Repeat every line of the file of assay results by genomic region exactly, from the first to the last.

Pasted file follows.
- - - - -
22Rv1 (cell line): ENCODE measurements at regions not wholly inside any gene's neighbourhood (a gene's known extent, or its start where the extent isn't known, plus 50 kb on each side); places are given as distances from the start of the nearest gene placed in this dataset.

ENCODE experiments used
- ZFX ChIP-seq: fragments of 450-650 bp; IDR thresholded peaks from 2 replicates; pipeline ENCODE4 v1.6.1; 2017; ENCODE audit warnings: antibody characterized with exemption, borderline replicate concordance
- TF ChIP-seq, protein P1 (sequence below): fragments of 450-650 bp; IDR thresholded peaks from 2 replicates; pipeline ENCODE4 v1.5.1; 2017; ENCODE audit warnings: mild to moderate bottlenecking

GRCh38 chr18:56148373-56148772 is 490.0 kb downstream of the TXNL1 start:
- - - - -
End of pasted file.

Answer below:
22Rv1 (cell line): ENCODE measurements at regions not wholly inside any gene's neighbourhood (a gene's known extent, or its start where the extent isn't known, plus 50 kb on each side); places are given as distances from the start of the nearest gene placed in this dataset.

ENCODE experiments used
- ZFX ChIP-seq: fragments of 450-650 bp; IDR thresholded peaks from 2 replicates; pipeline ENCODE4 v1.6.1; 2017; ENCODE audit warnings: antibody characterized with exemption, borderline replicate concordance
- TF ChIP-seq, protein P1 (sequence below): fragments of 450-650 bp; IDR thresholded peaks from 2 replicates; pipeline ENCODE4 v1.5.1; 2017; ENCODE audit warnings: mild to moderate bottlenecking

GRCh38 chr18:56148373-56148772 is 490.0 kb downstream of the TXNL1 start: